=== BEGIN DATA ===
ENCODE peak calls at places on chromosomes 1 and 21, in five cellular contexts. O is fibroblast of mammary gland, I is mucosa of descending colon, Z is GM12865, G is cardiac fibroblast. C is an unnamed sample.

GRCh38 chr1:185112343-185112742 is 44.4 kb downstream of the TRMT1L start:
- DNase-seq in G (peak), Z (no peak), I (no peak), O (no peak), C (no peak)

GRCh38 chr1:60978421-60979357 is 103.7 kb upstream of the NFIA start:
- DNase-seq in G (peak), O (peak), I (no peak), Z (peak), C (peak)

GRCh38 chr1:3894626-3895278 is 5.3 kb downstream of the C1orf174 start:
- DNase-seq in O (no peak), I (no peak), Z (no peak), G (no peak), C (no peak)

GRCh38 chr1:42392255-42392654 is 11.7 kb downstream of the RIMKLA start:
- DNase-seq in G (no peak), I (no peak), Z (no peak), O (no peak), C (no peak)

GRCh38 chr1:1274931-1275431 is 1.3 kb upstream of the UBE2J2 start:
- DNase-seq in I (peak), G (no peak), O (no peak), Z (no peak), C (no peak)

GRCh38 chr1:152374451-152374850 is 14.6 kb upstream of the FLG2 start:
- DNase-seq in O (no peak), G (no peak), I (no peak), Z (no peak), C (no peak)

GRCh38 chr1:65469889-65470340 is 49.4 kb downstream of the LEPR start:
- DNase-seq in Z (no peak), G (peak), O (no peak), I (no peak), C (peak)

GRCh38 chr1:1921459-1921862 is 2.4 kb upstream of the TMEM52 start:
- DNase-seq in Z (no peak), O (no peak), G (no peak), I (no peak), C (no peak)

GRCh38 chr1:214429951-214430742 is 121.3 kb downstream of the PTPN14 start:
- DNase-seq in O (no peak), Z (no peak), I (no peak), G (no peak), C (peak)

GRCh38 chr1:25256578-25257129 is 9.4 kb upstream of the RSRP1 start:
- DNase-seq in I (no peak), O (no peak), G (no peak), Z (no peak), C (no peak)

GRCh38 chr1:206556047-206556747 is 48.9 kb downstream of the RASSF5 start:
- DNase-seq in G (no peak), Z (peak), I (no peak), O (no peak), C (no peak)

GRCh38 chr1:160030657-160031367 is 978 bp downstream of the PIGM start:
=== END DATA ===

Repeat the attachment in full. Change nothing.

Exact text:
ENCODE peak calls at places on chromosomes 1 and 21, in five cellular contexts. O is fibroblast of mammary gland, I is mucosa of descending colon, Z is GM12865, G is cardiac fibroblast. C is an unnamed sample.

GRCh38 chr1:185112343-185112742 is 44.4 kb downstream of the TRMT1L start:
- DNase-seq in G (peak), Z (no peak), I (no peak), O (no peak), C (no peak)

GRCh38 chr1:60978421-60979357 is 103.7 kb upstream of the NFIA start:
- DNase-seq in G (peak), O (peak), I (no peak), Z (peak), C (peak)

GRCh38 chr1:3894626-3895278 is 5.3 kb downstream of the C1orf174 start:
- DNase-seq in O (no peak), I (no peak), Z (no peak), G (no peak), C (no peak)

GRCh38 chr1:42392255-42392654 is 11.7 kb downstream of the RIMKLA start:
- DNase-seq in G (no peak), I (no peak), Z (no peak), O (no peak), C (no peak)

GRCh38 chr1:1274931-1275431 is 1.3 kb upstream of the UBE2J2 start:
- DNase-seq in I (peak), G (no peak), O (no peak), Z (no peak), C (no peak)

GRCh38 chr1:152374451-152374850 is 14.6 kb upstream of the FLG2 start:
- DNase-seq in O (no peak), G (no peak), I (no peak), Z (no peak), C (no peak)

GRCh38 chr1:65469889-65470340 is 49.4 kb downstream of the LEPR start:
- DNase-seq in Z (no peak), G (peak), O (no peak), I (no peak), C (peak)

GRCh38 chr1:1921459-1921862 is 2.4 kb upstream of the TMEM52 start:
- DNase-seq in Z (no peak), O (no peak), G (no peak), I (no peak), C (no peak)

GRCh38 chr1:214429951-214430742 is 121.3 kb downstream of the PTPN14 start:
- DNase-seq in O (no peak), Z (no peak), I (no peak), G (no peak), C (peak)

GRCh38 chr1:25256578-25257129 is 9.4 kb upstream of the RSRP1 start:
- DNase-seq in I (no peak), O (no peak), G (no peak), Z (no peak), C (no peak)

GRCh38 chr1:206556047-206556747 is 48.9 kb downstream of the RASSF5 start:
- DNase-seq in G (no peak), Z (peak), I (no peak), O (no peak), C (no peak)

GRCh38 chr1:160030657-160031367 is 978 bp downstream of the PIGM start: